My collection when we were shopping for yet another home included the residency condo (now paid off and rented), the “dream home” (a seasonal rental), the one we were living in (under contract to be sold), and our cabin a.k.a. second home which was more like our fourth home if you do the math.

I was carrying mortgages on two of them, and I wasn't interested in a third mortgage. We shopped for a home we could afford with cash, and in a low-cost-of-living area in northern Minnesota, you can get quite a lot for your money.

We ended up back on the Mississippi River with a few hundred feet of footage — I lived within a stone's throw of the Mighty Mississippi in college, medical school, and internship — in a great mid-century two-story ranch with 3,400 finished square feet and a three car garage. Geographic arbitrage is a powerful thing.

Shortly thereafter, we closed on the sale of the home we were leaving and eventually sold both the Gainesville condo and the dream home. We're now down to two homes, but of course, we're not done yet. We've got at least one more real estate mistake to make, if not several.

I'll never say never, but I don't plan on carrying a mortgage ever again. I've been hoarding cash to build our next forever home (and should probably start a slush fund for the one after that), and with any luck, we'll also be selling the house we're in now this summer.

What is a Physician Mortgage Loan a.k.a. Doctor Loan?

Simply put, a physician mortgage loan is a **surprise** mortgage, but with a low or non-existent down payment without the need to purchase potentially costly PMI.

For the privilege, you may pay an extra 0.25% to 0.5% or so on the mortgage rate, but will avoid the private mortgage insurance payment of 0.5% to 1%.

Obviously, it's a break-even proposition when looking at paying an interest rate of 0.5% to avoid a 0.5% PMI, but it's a big advantage to pay an extra 0.25% on the mortgage interest rate while avoiding a 1% PMI.

The specifics matter, and you'd be wise to shop around.

Another benefit is that there is often no additional interest rate increase for a “jumbo” or above-average loan amount with a physician loan.

You're also more likely to be qualified for the mortgage than most people who cannot afford to put down a 20% down payment. The banks know you're a low risk given your high income and relative job stability.

Should You Use a Doctor Loan?

The main “advantage” of using a physician mortgage loan is the fact that you can buy a home sooner than you would otherwise be able to.

This, my friends, can be a double-edged sword.

Most residencies are barely long enough to allow you to break even when consulting a rent versus buy calculator.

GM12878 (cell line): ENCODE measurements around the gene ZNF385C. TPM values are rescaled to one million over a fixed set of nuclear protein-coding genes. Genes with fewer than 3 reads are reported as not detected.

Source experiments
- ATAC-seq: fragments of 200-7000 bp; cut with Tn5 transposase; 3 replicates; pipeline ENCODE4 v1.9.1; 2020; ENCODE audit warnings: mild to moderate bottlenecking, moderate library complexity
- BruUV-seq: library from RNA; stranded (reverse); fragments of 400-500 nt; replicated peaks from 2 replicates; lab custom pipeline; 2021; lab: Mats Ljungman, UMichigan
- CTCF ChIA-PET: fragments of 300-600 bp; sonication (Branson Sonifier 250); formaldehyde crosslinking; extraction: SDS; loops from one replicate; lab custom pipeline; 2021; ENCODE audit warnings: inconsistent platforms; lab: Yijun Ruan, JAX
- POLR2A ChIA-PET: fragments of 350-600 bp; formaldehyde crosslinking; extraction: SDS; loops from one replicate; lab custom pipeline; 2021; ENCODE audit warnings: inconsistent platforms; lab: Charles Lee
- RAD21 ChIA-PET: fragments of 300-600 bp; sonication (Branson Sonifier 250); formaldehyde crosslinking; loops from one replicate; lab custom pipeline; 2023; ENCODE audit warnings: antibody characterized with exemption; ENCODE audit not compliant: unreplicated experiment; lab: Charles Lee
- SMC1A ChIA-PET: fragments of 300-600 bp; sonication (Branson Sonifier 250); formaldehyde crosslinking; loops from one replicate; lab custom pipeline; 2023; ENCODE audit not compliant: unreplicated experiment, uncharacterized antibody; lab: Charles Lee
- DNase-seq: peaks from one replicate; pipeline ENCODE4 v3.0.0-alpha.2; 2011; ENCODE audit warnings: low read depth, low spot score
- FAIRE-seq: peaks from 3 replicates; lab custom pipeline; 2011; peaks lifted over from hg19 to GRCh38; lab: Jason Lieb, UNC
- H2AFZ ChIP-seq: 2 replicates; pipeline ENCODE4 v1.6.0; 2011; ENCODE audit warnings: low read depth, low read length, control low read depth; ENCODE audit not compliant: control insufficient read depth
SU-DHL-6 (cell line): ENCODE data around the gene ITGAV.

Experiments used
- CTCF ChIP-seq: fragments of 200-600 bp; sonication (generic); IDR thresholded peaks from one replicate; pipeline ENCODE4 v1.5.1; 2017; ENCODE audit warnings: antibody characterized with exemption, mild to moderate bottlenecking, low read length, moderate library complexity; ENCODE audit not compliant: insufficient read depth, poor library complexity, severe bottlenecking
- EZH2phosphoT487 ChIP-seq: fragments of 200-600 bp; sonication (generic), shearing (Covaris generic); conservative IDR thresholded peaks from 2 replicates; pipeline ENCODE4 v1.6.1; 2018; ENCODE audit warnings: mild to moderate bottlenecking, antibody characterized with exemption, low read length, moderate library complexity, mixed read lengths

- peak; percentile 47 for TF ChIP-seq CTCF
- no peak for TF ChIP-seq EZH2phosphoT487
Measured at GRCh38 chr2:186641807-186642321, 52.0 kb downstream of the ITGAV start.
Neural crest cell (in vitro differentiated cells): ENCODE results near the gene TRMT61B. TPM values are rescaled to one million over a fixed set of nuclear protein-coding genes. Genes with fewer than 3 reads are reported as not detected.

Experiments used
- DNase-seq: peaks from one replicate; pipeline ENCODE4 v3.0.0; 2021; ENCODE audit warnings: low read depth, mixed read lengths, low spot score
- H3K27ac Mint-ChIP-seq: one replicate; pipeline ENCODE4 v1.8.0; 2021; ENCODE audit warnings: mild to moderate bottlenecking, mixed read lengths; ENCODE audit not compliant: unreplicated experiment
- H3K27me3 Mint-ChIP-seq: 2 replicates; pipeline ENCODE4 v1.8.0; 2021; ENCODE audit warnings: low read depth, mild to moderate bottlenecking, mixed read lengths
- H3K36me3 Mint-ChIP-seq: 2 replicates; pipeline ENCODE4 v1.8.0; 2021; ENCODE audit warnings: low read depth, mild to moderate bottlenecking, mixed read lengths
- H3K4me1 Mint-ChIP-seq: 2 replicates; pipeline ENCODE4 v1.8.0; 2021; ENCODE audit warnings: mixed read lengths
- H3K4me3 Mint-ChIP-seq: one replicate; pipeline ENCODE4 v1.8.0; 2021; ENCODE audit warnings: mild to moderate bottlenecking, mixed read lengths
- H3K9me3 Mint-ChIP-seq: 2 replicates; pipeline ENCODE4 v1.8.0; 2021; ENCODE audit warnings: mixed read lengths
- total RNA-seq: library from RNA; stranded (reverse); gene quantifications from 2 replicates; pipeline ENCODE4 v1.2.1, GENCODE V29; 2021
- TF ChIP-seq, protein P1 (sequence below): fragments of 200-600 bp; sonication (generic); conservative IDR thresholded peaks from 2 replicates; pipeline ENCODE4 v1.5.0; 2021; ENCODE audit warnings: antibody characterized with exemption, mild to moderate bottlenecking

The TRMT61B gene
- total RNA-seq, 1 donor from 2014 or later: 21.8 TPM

Also, keep in mind that many (if not most) physicians leave their first job in the first few years, and before you move somewhere, you may not yet know that the best part of town for you will be or where the best schools are located.

On the plus side, I really don't like moving, and several times, I was willing to purchase a place rather than rent first to avoid having to move twice if we were to stay.

While it didn't necessarily work out ideally for me — I did not expect to have three “permanent positions” — I made mistakes I could afford to make due to my solid income and a high savings rate. Somehow, despite our unwise choices, we managed to become financially independent within ten years of finishing residency.

If, like me, you're not willing to wait until you can put 20% down on a home, a physician loan can be a viable option and one that's not available to much of the population. If interest rates remain steady or drop and you know you'll be staying long-term after you've been in your home a year or two, you can always refinance to a traditional mortgage with 20% or more down.

However, understand that renting is likely the better financial option unless you're fairly certain you'll be in the home for at least five years, if not longer.

Also, be sure you're buying in the neighborhood you'll want to be in. Proximity to recreation, good schools, and especially for doctors, proximity to your workplace can be vitally important. It can take some time to figure that out, and you can't just rely on the internet for the inside scoop.

Have you taken advantage of a doctor loan? Did you choose to rent instead, or wait to buy until you could afford a 20% down payment?

Disclaimer: The topic presented in this article is provided as general information and for educational purposes. It is not a substitute for professional advice. Accordingly, before taking action, consult with your team of professionals.